FBI Director James Comey told Congress Wednesday federal officials must “get smarter” about allowing foreigners with green cards to “wander around” sensitive government facilities like NASA’s Langley Research Center in Virginia.

“I think the issue there is when green card holders wander around a space that’s not classified, what of America’s information can they see there,” Comey said in response to a question from Rep. Lou Barletta about the indictment of two NASA officials for allowing a Chinese national unlimited access to the NASA facility.

“And honestly I’m not smart enough on the issue right now to talk to you about it in this forum. But it’s something we have to get smarter about,” Comey told the Pennsylvania Republican during a House Homeland Security Committee hearing.

The Daily Caller News Foundation reported Wednesday the indictments of two NASA supervisors for allegedly violating espionage laws by allowing Chinese national Bo Jiang “complete and unrestricted access” to the NASA facility. TheDCNF quoted an unnamed NASA employee who claimed foreigners with green cards can access sensitive areas at Langley.

Barletta asked Comey whether it is “common practice that non-U.S. citizens holding green cards, but with sworn allegiance to other countries, have the same access and privileges as a U..S. citizens at NASA centers and other facilities that may be of interest to foreign intelligence services?”

Like Comey, Secretary of Homeland Security Jeh Johnson and director Nicholas Rasmussen of the National Counterterrorism Center also did not know the answer to Barletta’s question.

The Department of Defense inspector general confirmed last July that two other foreign nationals based at NASA Ames just outside of San Francisco gained unauthorized access to U.S. missile technology.

House Subcommittee on Space chairman Republican Brian Babin told TheDCNF, “We should not be inviting poorly-vetted foreigners into some of our most sensitive areas. That’s a threat to our civil space program and our national security.”

A 2014 General Accounting Office report earlier found that “weaknesses” in NASA’s export control policy will “increase the risk of unauthorized access to export-controlled technologies.”

At the time House Science, Space and Technology Committee chairman Republican Lamar Smith said, “If NASA continues to treat sensitive information so casually, our nation’s prized aerospace technology could end up in the wrong hands.”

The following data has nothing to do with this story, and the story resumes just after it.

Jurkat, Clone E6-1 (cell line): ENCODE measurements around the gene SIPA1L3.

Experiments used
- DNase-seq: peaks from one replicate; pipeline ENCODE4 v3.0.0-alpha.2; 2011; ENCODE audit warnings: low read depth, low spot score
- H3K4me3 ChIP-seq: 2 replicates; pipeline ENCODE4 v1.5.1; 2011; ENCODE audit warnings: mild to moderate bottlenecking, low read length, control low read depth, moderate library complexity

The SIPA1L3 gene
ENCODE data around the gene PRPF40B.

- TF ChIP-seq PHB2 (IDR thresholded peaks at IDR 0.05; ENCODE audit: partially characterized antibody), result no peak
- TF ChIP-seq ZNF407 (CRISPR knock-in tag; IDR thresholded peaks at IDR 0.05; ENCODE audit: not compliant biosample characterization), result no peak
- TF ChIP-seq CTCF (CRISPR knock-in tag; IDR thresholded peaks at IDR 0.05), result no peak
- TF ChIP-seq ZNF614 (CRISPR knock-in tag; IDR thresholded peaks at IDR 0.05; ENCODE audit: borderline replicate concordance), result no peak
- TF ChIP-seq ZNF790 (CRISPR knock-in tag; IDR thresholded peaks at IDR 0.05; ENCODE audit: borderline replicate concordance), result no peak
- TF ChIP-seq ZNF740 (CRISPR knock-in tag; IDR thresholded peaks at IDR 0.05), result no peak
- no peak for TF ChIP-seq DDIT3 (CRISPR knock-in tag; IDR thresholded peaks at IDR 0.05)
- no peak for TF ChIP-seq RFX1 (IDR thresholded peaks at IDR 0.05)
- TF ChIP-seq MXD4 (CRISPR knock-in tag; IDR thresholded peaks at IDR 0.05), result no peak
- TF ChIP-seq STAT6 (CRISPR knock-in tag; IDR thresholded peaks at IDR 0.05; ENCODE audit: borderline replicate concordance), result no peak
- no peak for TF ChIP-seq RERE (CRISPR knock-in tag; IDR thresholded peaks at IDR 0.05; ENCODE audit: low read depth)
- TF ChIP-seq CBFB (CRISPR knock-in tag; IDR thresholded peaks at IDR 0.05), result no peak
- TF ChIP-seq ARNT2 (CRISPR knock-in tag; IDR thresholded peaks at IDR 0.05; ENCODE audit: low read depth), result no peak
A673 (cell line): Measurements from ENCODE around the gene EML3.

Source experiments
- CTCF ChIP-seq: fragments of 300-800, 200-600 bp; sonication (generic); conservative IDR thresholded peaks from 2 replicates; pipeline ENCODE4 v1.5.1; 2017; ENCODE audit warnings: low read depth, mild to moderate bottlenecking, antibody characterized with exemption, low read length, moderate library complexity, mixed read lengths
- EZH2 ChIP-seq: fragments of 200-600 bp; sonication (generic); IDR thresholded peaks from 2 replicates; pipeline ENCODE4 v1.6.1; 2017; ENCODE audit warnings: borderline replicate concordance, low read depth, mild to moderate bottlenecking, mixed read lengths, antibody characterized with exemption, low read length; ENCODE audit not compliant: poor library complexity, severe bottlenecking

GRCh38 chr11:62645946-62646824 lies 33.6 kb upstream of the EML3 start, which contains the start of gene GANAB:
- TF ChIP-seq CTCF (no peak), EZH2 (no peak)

Currently the FBI is investigating other national security weaknesses within the administration including those of former Secretary of State Hillary Clinton, who used a private email server at her home in New York to conduct official government business throughout her tenure as the nation’s chief diplomat.

After Tuesday’s hearing, Barletta told TheDCNF he fears “this is indicative of a government-wide lackadaisical attitude toward security that places us in danger. I am very troubled by the idea that giving someone a green card also gives them access to anything a U.S. citizen would see in a supposedly secure federal workplace.”

Green card holders are foreign nationals who are granted the status as a “legal permanent resident” in the United States.

A NASA Ames employee — who requested anonymity — told TheDCNF green card holders can access a great deal of national security information in an unclassified environment. The employee said the green card holders can access missile technology in violation of the International Traffic in Arms Regulations.

“We are pretty compromised by green card holders,” the Ames employee said. “They do have access to sensitive material. But unclassified export control information is pretty darn dangerous.”

He said the biggest security changes began in 2009 during President Barack Obama’s first year in the Oval office. There are currently about 300 foreign nationals working at NASA Ames, including one foreign national from Iran and an “impressive collection from China.”

A spokesman for NASA said she could not respond and directed inquiries to the U.S. attorney.

UPDATE: Cyber-security hurt by lax attitudes

House subcommittee appropriations chairman John Culberson said the federal indictment of two NASA supervisors “is further proof of widespread negligence at NASA and throughout the Obama Administration when it comes to protecting U.S. intellectual property and sensitive information.”

The Texas Republican also linked the massive hacking of the Office of Personnel Management disclosed earlier this year to a “lax attitude” toward cyber security measures throughout the administration.

The December 2014 hack resulted in the loss of personally identifiable information for more than 22 million federal employees, retirees and their families. OPM was not aware of the breach until April of this year.

“The Obama Administration’s lax attitude toward cyber security at federal agencies has cost millions of Americans their personal privacy, put our national security at risk, and given our foreign competitors an economic advantage,” Culberson said.

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